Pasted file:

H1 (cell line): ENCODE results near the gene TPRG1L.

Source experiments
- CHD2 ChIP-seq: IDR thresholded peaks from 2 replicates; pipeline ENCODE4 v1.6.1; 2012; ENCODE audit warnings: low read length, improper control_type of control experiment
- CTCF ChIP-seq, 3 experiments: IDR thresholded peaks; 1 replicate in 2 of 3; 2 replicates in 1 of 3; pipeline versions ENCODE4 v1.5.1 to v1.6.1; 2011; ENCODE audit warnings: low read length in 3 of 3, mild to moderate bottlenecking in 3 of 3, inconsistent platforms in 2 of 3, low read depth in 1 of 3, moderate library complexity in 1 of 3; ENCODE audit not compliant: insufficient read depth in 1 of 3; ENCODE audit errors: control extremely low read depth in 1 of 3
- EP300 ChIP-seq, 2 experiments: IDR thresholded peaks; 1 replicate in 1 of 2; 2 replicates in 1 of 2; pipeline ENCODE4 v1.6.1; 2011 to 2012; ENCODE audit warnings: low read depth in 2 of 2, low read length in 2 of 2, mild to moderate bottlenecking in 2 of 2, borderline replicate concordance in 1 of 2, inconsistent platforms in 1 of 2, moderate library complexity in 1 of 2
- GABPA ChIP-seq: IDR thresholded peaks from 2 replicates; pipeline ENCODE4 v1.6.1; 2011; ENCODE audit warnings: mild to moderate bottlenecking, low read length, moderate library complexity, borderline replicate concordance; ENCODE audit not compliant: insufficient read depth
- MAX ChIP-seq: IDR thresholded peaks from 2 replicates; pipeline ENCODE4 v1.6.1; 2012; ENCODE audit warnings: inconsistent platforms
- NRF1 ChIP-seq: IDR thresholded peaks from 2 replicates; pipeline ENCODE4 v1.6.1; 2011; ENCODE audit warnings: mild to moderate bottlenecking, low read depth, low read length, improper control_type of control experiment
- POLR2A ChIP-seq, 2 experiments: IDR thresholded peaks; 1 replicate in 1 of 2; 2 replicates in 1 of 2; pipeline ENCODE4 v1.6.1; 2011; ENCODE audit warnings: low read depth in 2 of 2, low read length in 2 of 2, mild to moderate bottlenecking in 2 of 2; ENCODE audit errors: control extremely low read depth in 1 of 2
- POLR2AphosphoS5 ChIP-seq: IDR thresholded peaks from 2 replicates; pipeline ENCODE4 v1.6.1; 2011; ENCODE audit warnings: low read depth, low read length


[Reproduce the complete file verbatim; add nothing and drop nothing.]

H1 (cell line): ENCODE results near the gene TPRG1L.

Source experiments
- CHD2 ChIP-seq: IDR thresholded peaks from 2 replicates; pipeline ENCODE4 v1.6.1; 2012; ENCODE audit warnings: low read length, improper control_type of control experiment
- CTCF ChIP-seq, 3 experiments: IDR thresholded peaks; 1 replicate in 2 of 3; 2 replicates in 1 of 3; pipeline versions ENCODE4 v1.5.1 to v1.6.1; 2011; ENCODE audit warnings: low read length in 3 of 3, mild to moderate bottlenecking in 3 of 3, inconsistent platforms in 2 of 3, low read depth in 1 of 3, moderate library complexity in 1 of 3; ENCODE audit not compliant: insufficient read depth in 1 of 3; ENCODE audit errors: control extremely low read depth in 1 of 3
- EP300 ChIP-seq, 2 experiments: IDR thresholded peaks; 1 replicate in 1 of 2; 2 replicates in 1 of 2; pipeline ENCODE4 v1.6.1; 2011 to 2012; ENCODE audit warnings: low read depth in 2 of 2, low read length in 2 of 2, mild to moderate bottlenecking in 2 of 2, borderline replicate concordance in 1 of 2, inconsistent platforms in 1 of 2, moderate library complexity in 1 of 2
- GABPA ChIP-seq: IDR thresholded peaks from 2 replicates; pipeline ENCODE4 v1.6.1; 2011; ENCODE audit warnings: mild to moderate bottlenecking, low read length, moderate library complexity, borderline replicate concordance; ENCODE audit not compliant: insufficient read depth
- MAX ChIP-seq: IDR thresholded peaks from 2 replicates; pipeline ENCODE4 v1.6.1; 2012; ENCODE audit warnings: inconsistent platforms
- NRF1 ChIP-seq: IDR thresholded peaks from 2 replicates; pipeline ENCODE4 v1.6.1; 2011; ENCODE audit warnings: mild to moderate bottlenecking, low read depth, low read length, improper control_type of control experiment
- POLR2A ChIP-seq, 2 experiments: IDR thresholded peaks; 1 replicate in 1 of 2; 2 replicates in 1 of 2; pipeline ENCODE4 v1.6.1; 2011; ENCODE audit warnings: low read depth in 2 of 2, low read length in 2 of 2, mild to moderate bottlenecking in 2 of 2; ENCODE audit errors: control extremely low read depth in 1 of 2
- POLR2AphosphoS5 ChIP-seq: IDR thresholded peaks from 2 replicates; pipeline ENCODE4 v1.6.1; 2011; ENCODE audit warnings: low read depth, low read length